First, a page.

Plans for an interactive Viking settlement in the Isle of Man are progressing.
Chris Hall, who is behind the idea, says he is in the process of contacting businesses to ask for contributions.
He said: ‘Up until now I’ve been paying for everything out of my own pocket, which isn’t sustainable.
‘I will be approaching companies and asking if they would like to contribute to the costs of building the settlement.’
The Sandygate Viking Project for education and entertainment purposes received unanimous support from the planning committee last summer.
It will offer visitors a unique opportunity to experience the island’s history, with Mr Hall intending to run it as a non-profit project with self-employed craftspeople providing interactive workshops.
‘I’m starting the groundwork now,’ Mr Hall, who works in technology, said.
‘But later on in construction we’ll need various materials as well as people’s time.
‘Businesses will be able to sponsor a number of elements within the project and a volunteer programme will be launched soon when it’s closer to being up and running..
He added: ‘It will be very much about sparking passions in people and helping them to learn more skills, like wood carving for example.’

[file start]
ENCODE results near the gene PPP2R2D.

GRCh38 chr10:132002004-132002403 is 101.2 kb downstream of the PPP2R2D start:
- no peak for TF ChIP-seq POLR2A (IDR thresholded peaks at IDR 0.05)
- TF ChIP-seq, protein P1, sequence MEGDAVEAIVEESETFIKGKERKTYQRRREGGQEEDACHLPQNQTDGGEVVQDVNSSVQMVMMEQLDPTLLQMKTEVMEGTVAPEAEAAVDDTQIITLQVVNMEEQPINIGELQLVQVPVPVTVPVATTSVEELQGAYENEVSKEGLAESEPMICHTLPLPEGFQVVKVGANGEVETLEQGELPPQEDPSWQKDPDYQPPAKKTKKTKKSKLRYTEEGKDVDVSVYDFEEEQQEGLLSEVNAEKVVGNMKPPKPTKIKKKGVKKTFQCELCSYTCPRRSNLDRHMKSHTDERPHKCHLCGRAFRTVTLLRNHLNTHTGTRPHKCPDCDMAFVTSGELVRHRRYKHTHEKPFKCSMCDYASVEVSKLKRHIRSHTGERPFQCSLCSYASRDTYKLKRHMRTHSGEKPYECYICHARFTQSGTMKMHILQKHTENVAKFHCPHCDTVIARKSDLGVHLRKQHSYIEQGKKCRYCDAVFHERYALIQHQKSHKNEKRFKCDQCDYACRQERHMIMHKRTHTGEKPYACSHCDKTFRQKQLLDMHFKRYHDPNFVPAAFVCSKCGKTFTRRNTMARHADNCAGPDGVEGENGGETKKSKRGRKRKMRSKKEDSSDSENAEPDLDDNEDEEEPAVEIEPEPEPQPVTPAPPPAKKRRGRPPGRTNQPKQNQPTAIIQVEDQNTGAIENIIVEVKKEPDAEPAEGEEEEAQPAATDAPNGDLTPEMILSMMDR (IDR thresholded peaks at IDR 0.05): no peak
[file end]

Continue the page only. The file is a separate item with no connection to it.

As of now, Mr Hall explained the planned ‘longhouse site’ is currently a polytunnel and work needs to be done.
He couldn’t give a timescale as to when construction could be finished but he hopes volunteers can get involved in building from spring 2024.
In his application he said that the craftspeople would include a trained blacksmith who would show how Vikings created their tools and weapons, while a Chieftain’s hall would be used as a classroom that can host indoor activities in the event of bad weather.
His plans expand to a wooded area where he intends to stage more interactive workshops and displays in keeping with the Viking theme, as well as a temple/church that would explore the Vikings’ relationship with their gods.
The final public section detailed in the application is an area called ‘FolkVangr’ (field of the people), Mr Hall explained was an ‘alternative heaven’ for those who didn’t wish to dine in Valhalla, ruled over by the Goddess Freyr. He hopes to re-create an authentic Viking farmstead with a store barn and small holding pen for animals.
Speaking to the BBC, Mr Hall said he had been dreaming of building such a settlement since 2012 and wants visitors to ‘step back over 1,000 years’.
Vikings first reached the island at the end of the eighth century, originally to plunder it, before conquering the island by the end of the ninth century. During this period the island fell under the rule of the Scandinavian Kings of Dublin.
The island changed hands several times over the next century before being conquered by Godred Covan, legend refers to him by another name, King Orry.